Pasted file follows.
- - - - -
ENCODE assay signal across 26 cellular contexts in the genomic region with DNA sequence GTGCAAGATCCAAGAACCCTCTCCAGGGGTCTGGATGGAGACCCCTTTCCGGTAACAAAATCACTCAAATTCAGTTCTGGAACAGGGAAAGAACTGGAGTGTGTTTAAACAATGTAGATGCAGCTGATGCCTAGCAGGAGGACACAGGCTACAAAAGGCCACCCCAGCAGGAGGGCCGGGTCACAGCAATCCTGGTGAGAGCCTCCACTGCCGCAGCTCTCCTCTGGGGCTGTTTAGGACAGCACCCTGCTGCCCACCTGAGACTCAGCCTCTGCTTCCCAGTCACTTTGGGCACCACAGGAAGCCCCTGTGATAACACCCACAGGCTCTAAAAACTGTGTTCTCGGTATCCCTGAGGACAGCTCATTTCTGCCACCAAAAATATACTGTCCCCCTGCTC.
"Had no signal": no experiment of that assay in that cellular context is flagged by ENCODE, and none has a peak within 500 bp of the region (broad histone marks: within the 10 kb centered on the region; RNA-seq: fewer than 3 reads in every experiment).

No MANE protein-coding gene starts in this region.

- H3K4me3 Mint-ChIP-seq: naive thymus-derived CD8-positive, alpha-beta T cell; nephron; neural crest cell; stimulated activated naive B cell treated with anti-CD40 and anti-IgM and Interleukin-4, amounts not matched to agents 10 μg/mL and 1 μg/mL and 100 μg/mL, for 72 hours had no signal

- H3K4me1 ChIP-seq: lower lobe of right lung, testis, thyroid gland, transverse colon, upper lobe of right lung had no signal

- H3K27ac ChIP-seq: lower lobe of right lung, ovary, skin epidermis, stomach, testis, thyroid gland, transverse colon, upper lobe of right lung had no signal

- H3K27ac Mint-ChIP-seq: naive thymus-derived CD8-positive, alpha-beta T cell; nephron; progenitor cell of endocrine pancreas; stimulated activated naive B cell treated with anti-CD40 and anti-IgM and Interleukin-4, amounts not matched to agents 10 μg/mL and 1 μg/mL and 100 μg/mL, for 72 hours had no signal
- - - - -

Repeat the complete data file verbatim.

ENCODE assay signal across 26 cellular contexts in the genomic region with DNA sequence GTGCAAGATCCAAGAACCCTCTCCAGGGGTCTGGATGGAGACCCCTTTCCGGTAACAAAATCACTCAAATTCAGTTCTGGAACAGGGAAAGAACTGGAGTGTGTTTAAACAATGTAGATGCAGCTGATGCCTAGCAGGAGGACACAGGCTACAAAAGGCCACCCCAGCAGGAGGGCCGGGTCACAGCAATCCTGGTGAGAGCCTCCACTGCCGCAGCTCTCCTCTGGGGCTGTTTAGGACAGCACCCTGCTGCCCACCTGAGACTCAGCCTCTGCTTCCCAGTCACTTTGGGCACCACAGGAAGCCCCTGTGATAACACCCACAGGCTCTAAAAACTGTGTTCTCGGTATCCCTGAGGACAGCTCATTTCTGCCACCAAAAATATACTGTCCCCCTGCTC.
"Had no signal": no experiment of that assay in that cellular context is flagged by ENCODE, and none has a peak within 500 bp of the region (broad histone marks: within the 10 kb centered on the region; RNA-seq: fewer than 3 reads in every experiment).

No MANE protein-coding gene starts in this region.

- H3K4me3 Mint-ChIP-seq: naive thymus-derived CD8-positive, alpha-beta T cell; nephron; neural crest cell; stimulated activated naive B cell treated with anti-CD40 and anti-IgM and Interleukin-4, amounts not matched to agents 10 μg/mL and 1 μg/mL and 100 μg/mL, for 72 hours had no signal

- H3K4me1 ChIP-seq: lower lobe of right lung, testis, thyroid gland, transverse colon, upper lobe of right lung had no signal

- H3K27ac ChIP-seq: lower lobe of right lung, ovary, skin epidermis, stomach, testis, thyroid gland, transverse colon, upper lobe of right lung had no signal

- H3K27ac Mint-ChIP-seq: naive thymus-derived CD8-positive, alpha-beta T cell; nephron; progenitor cell of endocrine pancreas; stimulated activated naive B cell treated with anti-CD40 and anti-IgM and Interleukin-4, amounts not matched to agents 10 μg/mL and 1 μg/mL and 100 μg/mL, for 72 hours had no signal